SH:  But they would come together then for the holidays?

CZ:  Oh, yes, it wasn't that far away.  You could get there for a nickel.  You know, the trolley car on Ferry Street, you could get right up South Orange Avenue and it would take you there for a nickel, yes, and even though it was far away. 

SH:  Did your mother's family join in with this?  Were they living close by or ...

CZ:  Not really, no.  My mother's family [would] visit us rarely.  ...  I don't know, it seemed that they just weren't close.  Geographically they weren't close and so we never got together that much, no.  ... You might be interested in, I don't know whether it's interesting or not, but my one uncle who was in the Navy, he was on a, I don't know, destroyer or something, but he was on a gun crew and, I think, they had six or so fellows on the gun. So when they were training and whatever, they couldn't pronounce his name because it was pronounced differently in those days and so they said, "Eh, we'll call you Johnson."  So when my uncle got out of the Navy, he liked the name Johnson, so ... he legalized it and he became known as Johnson and so I have an uncle, who's my father's brother, but his name is Johnson, ... for whatever interest it might be, yes.  I'm sure that happened with a lot of people probably.

SH:  I think it did. 

CZ:  Yes.

SH:  I mean, we have interviewed people who actually change their own names because of ...

CZ:  Various reasons. 

SH:  ... Your mother's and father's parents were still in Lithuania.

CZ:  Oh, yes, yes.

SH:  Do you remember them writing back and forth, or sending letters ...

CZ:  Yes, they had letters going back and forth, and I have a picture of my grandfather.  I don't think I have a picture of my grandmother.  I never saw them of course, no, and as a matter-of-fact, I have lost all touch with any relatives that I might have in Lithuania.

SH:  Because I thought perhaps maybe you had visited ...

CZ:  I wish I had, now.  ... That's one of the things that you regret, you know, sort of.

SH:  All right then let's talk about how traumatic it was, or how delighted you were to make the move from Newark to Long Branch.

CZ:  Oh, I didn't like it at all, because where we lived in Long Branch.  At that time, we lived right near the ocean and there were times when during the day, a car wouldn't go by the house.  In the winter time I'm talking about now.  In the summer time it was very different.  But in the winter time, cars wouldn't, so we could play hockey on roller skates in the streets and a car wouldn't go by, you know, it was very nice.  So it was very dead and ... also where we lived there were no neighbors, because we lived in sort of the hotel section of the town and it was not where the town was heavily populated. So in order ... for me to carry on what I learned in Newark, I'd have to kick the football from one side of the yard to the other, go up and kick it back again, you know.  ... So aside from school, where we, of course, did participate in athletics.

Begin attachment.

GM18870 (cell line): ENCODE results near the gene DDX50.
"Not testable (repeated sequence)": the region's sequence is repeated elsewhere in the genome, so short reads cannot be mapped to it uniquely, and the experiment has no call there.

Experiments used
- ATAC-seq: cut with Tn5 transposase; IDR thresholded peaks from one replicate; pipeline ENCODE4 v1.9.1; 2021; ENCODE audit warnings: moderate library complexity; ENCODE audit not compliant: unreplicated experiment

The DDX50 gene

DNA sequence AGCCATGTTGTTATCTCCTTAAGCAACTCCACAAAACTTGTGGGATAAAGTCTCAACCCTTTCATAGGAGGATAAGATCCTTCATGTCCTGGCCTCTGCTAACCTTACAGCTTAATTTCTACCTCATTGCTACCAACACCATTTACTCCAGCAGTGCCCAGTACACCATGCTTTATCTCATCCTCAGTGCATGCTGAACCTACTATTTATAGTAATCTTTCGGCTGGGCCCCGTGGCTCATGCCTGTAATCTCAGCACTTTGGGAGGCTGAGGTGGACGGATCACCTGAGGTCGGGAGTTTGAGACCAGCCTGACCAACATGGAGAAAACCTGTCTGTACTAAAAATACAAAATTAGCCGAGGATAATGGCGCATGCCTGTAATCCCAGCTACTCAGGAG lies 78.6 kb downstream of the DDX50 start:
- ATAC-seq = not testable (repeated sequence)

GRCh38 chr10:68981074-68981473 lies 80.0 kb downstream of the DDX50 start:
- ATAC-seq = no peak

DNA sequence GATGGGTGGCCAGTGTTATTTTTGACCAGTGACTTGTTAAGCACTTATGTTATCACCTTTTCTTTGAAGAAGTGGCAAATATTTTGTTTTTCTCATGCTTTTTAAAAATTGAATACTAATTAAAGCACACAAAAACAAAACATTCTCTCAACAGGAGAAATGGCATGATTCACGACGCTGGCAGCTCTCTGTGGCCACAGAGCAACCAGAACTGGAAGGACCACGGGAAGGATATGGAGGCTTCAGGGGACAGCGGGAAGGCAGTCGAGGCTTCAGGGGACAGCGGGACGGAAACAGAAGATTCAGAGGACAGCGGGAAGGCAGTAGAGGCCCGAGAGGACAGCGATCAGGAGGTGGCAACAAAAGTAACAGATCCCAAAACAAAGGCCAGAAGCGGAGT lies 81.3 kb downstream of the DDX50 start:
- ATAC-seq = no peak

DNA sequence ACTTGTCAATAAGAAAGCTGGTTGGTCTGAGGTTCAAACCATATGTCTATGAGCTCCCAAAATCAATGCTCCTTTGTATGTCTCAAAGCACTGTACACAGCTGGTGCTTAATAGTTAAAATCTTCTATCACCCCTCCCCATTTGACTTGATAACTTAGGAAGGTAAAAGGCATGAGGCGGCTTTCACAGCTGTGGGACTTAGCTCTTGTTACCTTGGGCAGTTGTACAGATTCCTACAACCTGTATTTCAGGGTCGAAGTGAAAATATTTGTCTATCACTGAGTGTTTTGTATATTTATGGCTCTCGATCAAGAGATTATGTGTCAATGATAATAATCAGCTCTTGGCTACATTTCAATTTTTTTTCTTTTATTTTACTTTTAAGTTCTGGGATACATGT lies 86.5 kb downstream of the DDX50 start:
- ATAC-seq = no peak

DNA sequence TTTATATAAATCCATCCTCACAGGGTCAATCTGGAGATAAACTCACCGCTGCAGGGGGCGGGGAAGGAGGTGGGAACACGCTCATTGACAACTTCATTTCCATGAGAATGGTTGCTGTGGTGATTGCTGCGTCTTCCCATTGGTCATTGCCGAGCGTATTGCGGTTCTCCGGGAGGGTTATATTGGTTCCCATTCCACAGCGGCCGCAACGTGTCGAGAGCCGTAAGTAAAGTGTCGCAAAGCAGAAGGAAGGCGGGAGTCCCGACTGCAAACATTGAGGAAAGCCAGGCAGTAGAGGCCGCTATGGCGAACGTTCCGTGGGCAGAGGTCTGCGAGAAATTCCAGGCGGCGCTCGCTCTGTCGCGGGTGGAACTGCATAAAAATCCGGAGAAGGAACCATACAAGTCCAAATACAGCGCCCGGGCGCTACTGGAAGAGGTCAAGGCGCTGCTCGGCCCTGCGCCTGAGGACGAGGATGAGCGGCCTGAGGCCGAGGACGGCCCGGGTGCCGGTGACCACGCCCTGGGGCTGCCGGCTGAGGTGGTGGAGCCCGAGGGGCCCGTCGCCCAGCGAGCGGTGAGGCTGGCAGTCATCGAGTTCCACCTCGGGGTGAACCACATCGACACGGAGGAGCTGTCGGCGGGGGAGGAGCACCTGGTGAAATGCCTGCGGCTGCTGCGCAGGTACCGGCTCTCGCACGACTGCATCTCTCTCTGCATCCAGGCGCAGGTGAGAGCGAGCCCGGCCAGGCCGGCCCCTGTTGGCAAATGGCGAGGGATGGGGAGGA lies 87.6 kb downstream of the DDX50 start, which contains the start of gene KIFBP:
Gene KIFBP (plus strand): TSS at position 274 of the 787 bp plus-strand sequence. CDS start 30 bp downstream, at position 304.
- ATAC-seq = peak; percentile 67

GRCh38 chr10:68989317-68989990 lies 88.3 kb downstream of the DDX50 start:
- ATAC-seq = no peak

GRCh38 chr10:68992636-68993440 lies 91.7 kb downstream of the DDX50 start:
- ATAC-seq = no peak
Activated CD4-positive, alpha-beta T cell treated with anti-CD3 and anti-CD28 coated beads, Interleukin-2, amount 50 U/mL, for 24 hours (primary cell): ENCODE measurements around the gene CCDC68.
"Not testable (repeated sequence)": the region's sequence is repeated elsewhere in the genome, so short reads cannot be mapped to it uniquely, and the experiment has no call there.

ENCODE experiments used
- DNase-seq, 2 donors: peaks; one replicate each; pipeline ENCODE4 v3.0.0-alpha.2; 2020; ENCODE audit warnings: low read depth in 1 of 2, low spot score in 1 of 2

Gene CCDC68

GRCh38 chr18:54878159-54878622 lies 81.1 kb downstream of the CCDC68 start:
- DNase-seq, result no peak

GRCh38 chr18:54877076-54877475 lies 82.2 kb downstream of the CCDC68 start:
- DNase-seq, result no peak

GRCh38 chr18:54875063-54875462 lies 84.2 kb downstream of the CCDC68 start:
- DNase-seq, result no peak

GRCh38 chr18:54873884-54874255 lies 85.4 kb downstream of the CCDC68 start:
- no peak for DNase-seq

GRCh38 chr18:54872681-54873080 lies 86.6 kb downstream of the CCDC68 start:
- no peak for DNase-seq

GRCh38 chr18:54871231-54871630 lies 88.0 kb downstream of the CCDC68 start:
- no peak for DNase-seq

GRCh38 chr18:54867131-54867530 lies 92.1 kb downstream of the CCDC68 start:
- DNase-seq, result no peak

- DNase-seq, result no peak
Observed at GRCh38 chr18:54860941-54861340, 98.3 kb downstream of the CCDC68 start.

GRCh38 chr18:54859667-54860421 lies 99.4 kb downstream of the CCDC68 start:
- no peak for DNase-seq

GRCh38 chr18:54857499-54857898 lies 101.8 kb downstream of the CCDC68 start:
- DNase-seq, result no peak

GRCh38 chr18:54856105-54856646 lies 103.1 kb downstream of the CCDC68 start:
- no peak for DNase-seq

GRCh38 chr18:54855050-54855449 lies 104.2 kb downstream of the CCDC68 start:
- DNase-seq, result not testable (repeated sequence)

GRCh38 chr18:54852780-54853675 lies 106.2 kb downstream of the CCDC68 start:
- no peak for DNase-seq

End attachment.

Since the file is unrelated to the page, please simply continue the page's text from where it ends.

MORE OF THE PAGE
SH:  What time of year did you move to Long Branch?  Was it in the summer?  Did you come down right for the busy season or did you come down in ...

CZ:  You know, I really don't remember.  I don't know, no.

SH:  Where did you go to school?

CZ:  I went to Long Branch Junior High School, no, Long Branch Grammar School, then Long Branch Junior High School and then Long Branch Senior High School.

SH:  Your sister had already graduated?

CZ:  ... She was already working at this time, yes.

SH:  Did she make the move down here with you?

CZ:  Yes, she came with us but ... she didn't live with us, but she ... spent her weekends with us because she had a job with Western Electric, which was a big utility company in those days.  She was a secretary and so ... she was able to support herself, actually, during the Depression.  She was the only one that was really making a decent living, I should say, yes.

SH:  You would have moved down here in like 1930.

CZ:  That's about right, about 1930.

SH:  Other than the depressed financial restrictions on your life, did you and the fact that no one was coming to Long Branch on vacation as they had in the past, what were some of the other evidences that you saw of the Depression in the neighborhood or in your family?

CZ:  Well, it was tough.  I mean, our clothes were, you know, not much.  Shoes' soles were pretty much run down and food was pretty tough.  It was difficult ... and there were very few indulgences.  I think maybe, Mother would scrape up some money, ... so I could go to the movies, and stuff like that, but, ... you really didn't need that much in those days to enjoy yourself.  I mean, you played sports, you had friends and you found little odds and ends to do. We built some model airplanes and you still have fun, you know, really.  My model airplanes were exhibited in the school library.  They were wired to illustrate the World War I "dog fights." 

SH:  In other words, you were not the only child in the elementary school that was suffering from this as well?

CZ:  Oh, no, no, no.  The whole school, everybody was suffering.  There were very few, there were some people, who by virtue of the work that they did or the positions that they held, you know, who lived reasonably well but even they were hard-put for things.  In 1932 and '33, they were tough years, tough years.

SH:  In the community here were there any other Lithuanian families?